Wednesday, April 7, 2010

HST and the economy

I wonder the effect of the HST on rates. The two largest population provinces in Canada are instituting 8% tax hikes this year and that will have an effect on their provincial economies. When the GST was implemented, it led to a period of recession in the Canadian economy as many Canadians stopped spending their money (and saved more).

The HST is just for two provinces, so I think the effects of it will be erased by Christmas.  I do not foresee a long term recession developing from this.  I think it will stall some recovery in at risk sectors of the province and it seems to me to be an ill advised time to be levying taxes. 
I do think retailors will experience a huge Christmas season this year, as a function of pent up spending demands.  People will grow weary of hibernation and start spending for the holiday season.
For real estate, the HST only applies to new homes, not resale.  It will apply to the fees in resale - Realtor fees, Lawyer's fees, etc.  The big effect in HST will be on new homes.  It is important to work with a knowledgeable guide when buying a new home, as there is a formula for calculating HST in your new home purchase. 
An interesting thought, with a huge percentage of the Canadian population living within driving distance of the US border, are you going to see a huge increase in cross border shopping?  Canadian dollar on par and possibly moving into a position of superiority, lower cost of consumer goods in the US and a new 8% tax on food could lead to a mass cross border shopping movement. 
That exodus of dollars from our local companies into a foreign country could prove very costly for our local economies and potentially profitable for our Southern neighbours.  Interestingly enough, travel from Europe to the US is up significantly, which means lots of foreign money being spent in the US.  Potentially, this "foreign investment" could help fuel the US economic engine back to it's previous highs faster than anticipated.

I think like all tax hikes, there will be a period of grumbling, then acceptance and hopefully, very shortly after that a period of lowering the tax.  I think 13 % is a bit heavy, rumours have a reduction of the provincial portion by 2%.  This can be accomplished as many things that were previously not taxed (ie food and labour) are now eligible for the additional 8%.  Let's hope we see this reduction starting in a budget in the coming couple years, but with our record level debt, it is unlikely to happen for another 3 to 4 years. 


  1. Many people get confused with what exactly HST is. It's not really a tax hike. For many businesses it will actually be a tax relief. And according to supply side economics this could lead to increased growth and lower prices. Maybe this is already happening as I heard from a friend that Minto is absorbing the difference in taxes on a new build that they're considering buying.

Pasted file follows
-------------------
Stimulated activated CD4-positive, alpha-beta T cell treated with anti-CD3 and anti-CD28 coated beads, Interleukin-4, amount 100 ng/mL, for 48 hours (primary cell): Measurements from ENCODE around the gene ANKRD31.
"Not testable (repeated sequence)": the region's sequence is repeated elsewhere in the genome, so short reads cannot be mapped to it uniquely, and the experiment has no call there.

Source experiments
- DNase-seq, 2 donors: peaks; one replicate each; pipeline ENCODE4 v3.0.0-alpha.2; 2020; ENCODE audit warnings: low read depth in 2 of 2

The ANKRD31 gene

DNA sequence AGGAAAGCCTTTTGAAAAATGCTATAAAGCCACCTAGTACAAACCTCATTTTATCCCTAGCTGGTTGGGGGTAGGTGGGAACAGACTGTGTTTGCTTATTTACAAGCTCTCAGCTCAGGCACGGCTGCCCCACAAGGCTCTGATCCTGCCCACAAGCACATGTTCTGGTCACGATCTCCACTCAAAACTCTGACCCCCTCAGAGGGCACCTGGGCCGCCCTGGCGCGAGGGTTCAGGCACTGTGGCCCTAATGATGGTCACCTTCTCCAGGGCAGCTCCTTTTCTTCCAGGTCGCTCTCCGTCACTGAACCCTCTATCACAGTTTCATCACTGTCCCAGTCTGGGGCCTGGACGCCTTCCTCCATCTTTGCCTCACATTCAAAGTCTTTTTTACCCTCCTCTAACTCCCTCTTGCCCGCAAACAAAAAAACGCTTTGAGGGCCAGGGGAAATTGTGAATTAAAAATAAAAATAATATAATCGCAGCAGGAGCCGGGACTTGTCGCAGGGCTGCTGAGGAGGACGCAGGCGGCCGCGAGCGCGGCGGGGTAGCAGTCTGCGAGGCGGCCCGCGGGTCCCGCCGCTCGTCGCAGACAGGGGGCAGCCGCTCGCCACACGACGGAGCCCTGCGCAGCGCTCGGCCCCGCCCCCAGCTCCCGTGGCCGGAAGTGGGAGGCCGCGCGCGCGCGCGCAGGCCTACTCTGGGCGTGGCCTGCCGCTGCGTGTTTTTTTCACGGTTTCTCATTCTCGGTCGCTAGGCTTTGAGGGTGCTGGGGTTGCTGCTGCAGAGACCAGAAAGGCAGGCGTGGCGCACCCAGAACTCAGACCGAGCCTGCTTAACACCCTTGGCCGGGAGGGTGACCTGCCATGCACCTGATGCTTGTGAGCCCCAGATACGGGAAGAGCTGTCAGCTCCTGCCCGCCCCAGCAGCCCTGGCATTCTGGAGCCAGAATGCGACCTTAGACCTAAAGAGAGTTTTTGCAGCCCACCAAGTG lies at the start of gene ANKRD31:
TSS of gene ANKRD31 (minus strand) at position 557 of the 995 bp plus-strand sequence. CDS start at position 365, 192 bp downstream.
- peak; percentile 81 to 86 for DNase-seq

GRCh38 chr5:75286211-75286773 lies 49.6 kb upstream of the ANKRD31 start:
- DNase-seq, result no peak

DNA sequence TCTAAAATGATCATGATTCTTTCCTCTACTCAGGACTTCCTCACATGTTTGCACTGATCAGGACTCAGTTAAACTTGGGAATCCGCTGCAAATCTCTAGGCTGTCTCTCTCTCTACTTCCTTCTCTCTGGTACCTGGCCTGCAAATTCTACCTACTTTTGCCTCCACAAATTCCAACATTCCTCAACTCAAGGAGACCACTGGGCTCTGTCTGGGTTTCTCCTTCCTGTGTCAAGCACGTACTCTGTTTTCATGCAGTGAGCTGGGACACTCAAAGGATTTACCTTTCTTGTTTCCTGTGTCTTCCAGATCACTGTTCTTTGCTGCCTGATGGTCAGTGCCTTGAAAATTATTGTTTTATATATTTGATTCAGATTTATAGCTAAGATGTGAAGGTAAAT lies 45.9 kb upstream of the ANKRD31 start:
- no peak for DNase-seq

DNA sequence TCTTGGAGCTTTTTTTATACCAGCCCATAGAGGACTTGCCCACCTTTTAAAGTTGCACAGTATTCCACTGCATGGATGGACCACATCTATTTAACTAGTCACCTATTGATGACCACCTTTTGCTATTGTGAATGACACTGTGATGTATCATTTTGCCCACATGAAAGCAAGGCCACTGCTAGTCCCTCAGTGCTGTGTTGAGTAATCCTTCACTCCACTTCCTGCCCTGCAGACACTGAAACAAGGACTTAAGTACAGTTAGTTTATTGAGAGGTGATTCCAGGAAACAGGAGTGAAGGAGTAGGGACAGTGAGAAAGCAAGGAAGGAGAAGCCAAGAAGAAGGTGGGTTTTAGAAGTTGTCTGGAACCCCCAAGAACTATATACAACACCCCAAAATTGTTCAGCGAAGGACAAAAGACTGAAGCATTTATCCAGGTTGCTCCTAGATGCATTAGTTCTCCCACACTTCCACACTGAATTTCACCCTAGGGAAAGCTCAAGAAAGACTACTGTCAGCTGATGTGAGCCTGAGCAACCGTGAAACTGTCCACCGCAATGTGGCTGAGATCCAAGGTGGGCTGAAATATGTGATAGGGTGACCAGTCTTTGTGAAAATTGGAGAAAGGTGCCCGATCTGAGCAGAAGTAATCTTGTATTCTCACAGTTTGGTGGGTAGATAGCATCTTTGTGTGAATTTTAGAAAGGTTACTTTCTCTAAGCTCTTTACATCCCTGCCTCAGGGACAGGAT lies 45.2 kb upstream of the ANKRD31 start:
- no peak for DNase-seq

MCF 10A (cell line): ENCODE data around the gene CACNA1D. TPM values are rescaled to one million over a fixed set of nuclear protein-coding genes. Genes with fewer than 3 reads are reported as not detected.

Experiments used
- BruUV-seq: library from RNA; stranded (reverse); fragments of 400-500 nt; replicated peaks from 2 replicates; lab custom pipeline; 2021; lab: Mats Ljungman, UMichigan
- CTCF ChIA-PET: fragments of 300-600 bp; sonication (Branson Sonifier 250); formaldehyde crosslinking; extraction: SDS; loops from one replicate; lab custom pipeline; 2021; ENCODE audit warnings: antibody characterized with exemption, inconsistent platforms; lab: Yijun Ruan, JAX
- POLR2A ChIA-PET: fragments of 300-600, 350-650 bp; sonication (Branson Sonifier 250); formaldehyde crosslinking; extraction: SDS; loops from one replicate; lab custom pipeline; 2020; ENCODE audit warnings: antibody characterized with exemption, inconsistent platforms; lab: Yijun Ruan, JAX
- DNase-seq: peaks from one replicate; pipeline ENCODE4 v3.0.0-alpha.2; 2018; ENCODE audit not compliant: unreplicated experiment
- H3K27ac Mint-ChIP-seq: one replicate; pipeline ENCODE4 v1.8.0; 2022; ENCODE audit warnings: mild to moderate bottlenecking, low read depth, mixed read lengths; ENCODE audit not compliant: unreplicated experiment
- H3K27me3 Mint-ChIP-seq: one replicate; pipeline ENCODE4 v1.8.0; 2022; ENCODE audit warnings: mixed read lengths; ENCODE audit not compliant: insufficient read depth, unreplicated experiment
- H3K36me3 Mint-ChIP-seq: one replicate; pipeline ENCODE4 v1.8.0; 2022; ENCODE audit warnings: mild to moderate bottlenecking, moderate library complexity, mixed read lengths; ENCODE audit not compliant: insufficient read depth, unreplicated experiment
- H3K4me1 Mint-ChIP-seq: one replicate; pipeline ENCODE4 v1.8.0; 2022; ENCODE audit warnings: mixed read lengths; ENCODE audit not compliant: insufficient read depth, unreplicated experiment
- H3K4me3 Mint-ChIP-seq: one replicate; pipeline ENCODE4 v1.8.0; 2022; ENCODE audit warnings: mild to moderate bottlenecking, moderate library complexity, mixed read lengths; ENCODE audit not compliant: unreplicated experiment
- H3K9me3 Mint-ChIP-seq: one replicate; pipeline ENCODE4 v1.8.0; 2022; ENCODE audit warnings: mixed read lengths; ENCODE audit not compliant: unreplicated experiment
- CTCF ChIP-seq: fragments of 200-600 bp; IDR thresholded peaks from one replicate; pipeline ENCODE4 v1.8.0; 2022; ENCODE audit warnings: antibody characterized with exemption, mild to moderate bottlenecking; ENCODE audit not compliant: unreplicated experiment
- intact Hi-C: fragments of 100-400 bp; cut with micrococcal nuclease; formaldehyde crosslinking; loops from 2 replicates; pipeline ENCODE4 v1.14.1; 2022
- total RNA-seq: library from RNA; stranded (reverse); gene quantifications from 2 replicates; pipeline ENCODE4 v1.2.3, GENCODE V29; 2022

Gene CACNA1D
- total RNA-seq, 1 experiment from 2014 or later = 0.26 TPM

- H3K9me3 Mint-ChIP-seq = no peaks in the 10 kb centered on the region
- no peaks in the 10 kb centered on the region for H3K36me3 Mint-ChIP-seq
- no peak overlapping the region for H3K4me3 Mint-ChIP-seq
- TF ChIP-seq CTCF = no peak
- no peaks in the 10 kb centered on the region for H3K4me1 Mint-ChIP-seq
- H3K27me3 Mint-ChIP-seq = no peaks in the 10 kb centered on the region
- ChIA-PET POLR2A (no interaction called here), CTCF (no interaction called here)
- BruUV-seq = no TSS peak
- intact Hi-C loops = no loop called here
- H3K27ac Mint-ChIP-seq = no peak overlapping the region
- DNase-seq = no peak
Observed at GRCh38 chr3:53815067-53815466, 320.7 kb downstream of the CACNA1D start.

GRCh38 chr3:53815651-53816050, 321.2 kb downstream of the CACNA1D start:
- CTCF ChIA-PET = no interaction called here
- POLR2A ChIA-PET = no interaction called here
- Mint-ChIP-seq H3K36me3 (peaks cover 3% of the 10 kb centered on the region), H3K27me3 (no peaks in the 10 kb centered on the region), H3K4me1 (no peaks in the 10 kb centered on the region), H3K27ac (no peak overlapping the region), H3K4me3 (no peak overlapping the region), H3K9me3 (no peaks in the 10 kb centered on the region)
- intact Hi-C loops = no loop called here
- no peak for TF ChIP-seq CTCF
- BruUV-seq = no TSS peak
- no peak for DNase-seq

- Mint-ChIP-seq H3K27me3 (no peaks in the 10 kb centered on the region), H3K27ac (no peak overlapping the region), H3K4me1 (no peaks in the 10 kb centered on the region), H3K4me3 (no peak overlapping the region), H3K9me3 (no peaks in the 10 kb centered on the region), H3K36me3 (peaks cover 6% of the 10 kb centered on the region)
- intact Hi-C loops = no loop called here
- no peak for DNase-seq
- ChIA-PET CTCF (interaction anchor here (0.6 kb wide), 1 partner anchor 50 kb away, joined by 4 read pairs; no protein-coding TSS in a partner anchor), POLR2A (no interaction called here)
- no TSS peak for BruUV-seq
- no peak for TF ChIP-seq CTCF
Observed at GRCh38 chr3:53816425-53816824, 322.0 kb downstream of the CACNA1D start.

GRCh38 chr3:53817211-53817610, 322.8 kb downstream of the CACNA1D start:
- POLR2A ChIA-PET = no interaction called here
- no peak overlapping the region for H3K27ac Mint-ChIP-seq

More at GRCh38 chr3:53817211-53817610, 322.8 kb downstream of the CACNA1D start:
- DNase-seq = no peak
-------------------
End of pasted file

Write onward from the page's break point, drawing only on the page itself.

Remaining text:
HST is a value added tax, which is overall more efficient than the cascading tax system of PST. And many websites say that the provincial government does not anticipate increased revenues from HST. Many places in the world use value added taxes. We're just catching up.

    However, I agree that it may have a negative impact in the short term due to the populations perception. We'll just have to see if we can make it through the short term and eventually see the benefits of HST.

  2. Most new home builders are including HST in their prices. The rebates for investors are predicted to mirror the GST rebates.

    As for "value added" taxes, anything that takes money out of my pocket and puts it into the government does not really seem to add value for me.

  3. The "value added" term refers to the fact that taxes will only be added to products when value is added, hence companies will be able to get a rebate on the HST for business purchases (similar to GST rebates in the past). So, ideally companies will save more money with HST, and ideally that will either allow them to drop prices or produce more (i.e. more jobs).

    Unfortunately BC also adopted the HST at the same time, so relative to them, companies don't have much incentive to come to Ontario. But hopefully they vote down the HST in BC in the next referendum, then more companies will come to Ontario, which will create more jobs, which creates more wealth, which creates high real estate prices, which equals more money in our pockets than that lost in sales tax.

  4. Thanks for the information. I was attempting to be sarcastic with my "value add tax" comment. For people that didn't understand how HST is slated to work, that is a very clear and concise answer, I think it will help some people out.

    I do hope we attract more business to Ontario, I think the first step will be replacing the current Ontario government with a government that is more business friendly. The low corporate taxes are a big help as well.